BlackBerry Q10: Hardware QWERTY and long battery life have a place in mobile
The BlackBerry Q10 is the BlackBerry 10 device that the die-hard QWERTY fans have been waiting for and it doesn't disappoint. It's refreshing to use a hardware keyboard and enjoy long battery life on a phone again.
Long-time BlackBerry users were excited for the launch of the Q10 and reports indicate it is doing pretty well. I was pleased to see BB10 on the Z10 and didn't think there was really a place for a hardware QWERTY device in today's smartphone world. After more than two weeks of using the Q10 extensively, see my initial impressions, I am ready to swap my Z10 for a Q10 and bang away on a thumb keyboard.
The keyboard, long battery life, centralized communications system, and solid hardware make the BlackBerry Q10 an attractive product that stands out from the current crop of smartphones.
I used to be a die-hard keyboard fan, enjoying both the portrait-oriented ones seen on BB devices and phones like the HTC Dash and Nokia E71, as well as the landscape-oriented ones found on devices that slid sideways to reveal even larger keyboards. I still have the T-Mobile Touch Pro 2 that has the ultimate landscape-oriented keyboard.
Software input keyboards have gotten to be pretty amazing with the native ones on the iPhone and Windows Phone platforms competing with innovative Android keyboards like SwiftKey and Swype. However, after using the Q10 and its QWERTY keyboard I have to say it is a breath of fresh air in the all-too familiar black slab market.
While the keyboard design and tactile feedback is enjoyable, I am particularly impressed with the shortcut/universal search functionality that lets you pick up the device and start pressing keys to get things done. For example, press "T" to see options to add a task, text someone, view apps, contacts, calendar events, and more. Enter "TW" to quickly post a Tweet, access settings, and much more. Enter "text" and a name to jump right into messaging and knock out a message. Enter "F" to post to Facebook, dial a 6, start filtering contacts with F in the name, and more.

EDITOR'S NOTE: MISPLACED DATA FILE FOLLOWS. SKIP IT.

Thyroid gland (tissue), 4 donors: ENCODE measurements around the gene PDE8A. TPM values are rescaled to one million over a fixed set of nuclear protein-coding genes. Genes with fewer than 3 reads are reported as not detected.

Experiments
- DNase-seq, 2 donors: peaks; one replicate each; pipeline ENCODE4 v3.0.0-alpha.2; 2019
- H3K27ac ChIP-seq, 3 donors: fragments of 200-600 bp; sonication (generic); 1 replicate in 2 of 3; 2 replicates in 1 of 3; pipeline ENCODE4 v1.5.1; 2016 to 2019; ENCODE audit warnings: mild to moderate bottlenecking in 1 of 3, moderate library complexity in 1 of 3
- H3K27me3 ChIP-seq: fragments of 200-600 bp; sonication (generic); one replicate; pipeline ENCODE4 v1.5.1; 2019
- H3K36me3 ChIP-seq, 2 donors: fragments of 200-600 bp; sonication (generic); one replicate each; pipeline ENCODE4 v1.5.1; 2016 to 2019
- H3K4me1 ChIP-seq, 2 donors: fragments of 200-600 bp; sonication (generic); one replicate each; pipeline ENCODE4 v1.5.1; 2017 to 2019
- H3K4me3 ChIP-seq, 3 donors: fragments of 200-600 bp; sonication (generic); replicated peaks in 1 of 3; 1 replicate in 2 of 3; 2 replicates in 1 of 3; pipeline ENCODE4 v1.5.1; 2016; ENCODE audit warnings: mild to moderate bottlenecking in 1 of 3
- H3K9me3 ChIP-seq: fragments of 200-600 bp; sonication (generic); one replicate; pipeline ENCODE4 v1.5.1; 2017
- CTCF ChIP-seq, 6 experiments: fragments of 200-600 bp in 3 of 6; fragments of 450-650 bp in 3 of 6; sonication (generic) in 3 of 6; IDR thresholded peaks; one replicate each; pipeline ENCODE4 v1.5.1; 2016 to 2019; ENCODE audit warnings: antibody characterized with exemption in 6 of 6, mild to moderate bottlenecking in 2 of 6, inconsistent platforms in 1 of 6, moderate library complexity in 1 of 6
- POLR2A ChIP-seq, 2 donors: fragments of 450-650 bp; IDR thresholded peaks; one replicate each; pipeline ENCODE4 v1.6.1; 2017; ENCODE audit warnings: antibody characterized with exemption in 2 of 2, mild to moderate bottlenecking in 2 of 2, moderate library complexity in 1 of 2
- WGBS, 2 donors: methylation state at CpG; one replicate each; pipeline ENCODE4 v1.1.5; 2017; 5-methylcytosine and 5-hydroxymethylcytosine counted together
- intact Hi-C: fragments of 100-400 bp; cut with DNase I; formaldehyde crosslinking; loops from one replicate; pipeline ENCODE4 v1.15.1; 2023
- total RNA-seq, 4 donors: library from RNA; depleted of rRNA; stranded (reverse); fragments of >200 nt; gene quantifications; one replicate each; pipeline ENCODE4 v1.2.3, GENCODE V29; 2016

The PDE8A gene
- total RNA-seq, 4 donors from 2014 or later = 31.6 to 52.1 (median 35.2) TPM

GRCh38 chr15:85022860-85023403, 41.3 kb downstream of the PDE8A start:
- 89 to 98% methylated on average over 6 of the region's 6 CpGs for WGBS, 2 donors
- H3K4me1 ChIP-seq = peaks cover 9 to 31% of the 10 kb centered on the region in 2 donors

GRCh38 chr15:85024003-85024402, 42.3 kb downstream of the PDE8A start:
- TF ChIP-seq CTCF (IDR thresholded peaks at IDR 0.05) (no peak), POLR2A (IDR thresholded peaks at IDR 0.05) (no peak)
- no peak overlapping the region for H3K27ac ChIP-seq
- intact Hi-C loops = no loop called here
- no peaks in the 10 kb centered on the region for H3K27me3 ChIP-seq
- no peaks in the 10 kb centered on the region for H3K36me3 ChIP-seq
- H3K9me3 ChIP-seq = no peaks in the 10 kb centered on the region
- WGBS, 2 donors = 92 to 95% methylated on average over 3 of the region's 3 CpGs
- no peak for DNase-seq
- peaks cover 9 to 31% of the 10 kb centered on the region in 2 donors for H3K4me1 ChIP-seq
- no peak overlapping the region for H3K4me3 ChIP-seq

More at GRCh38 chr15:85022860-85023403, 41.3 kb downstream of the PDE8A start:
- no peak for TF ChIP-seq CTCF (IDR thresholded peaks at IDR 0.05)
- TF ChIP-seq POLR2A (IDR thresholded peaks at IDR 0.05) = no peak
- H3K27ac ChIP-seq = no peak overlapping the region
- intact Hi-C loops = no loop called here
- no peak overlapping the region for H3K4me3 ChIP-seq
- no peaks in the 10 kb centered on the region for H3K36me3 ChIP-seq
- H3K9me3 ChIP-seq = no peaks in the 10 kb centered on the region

You can do something like this, but much more limited, on the iPhone but I always forget to swipe to the right to see this screen and don't find it that useful except to find apps I rarely use. Android has something like this in Google Search, but none of the other universal search utilities are as useful as what you see on BB10.
Most of us have come to accept that our modern smartphone will likely need a top off charge to get through the day. Even with a fantastic looking display, push email, and frequent use you can expect the BlackBerry Q10 to get you through a FULL day and more. I still charged it up most evenings, but didn't have to compromise my phone usage to make if from 4:30 am to 9 pm each day.
I am a fan of the unified communications found in the BlackBerry Hub and appreciated it on the Q10 as well. The hardware is easy to use one-handed and thus swiping up and over to the Hub is a simple task that helps BB10 serve as one of the best communications platforms I have ever used.
Calls sounded fine, messaging was quick and easy, and BBM is getting more integrated into 3rd party apps.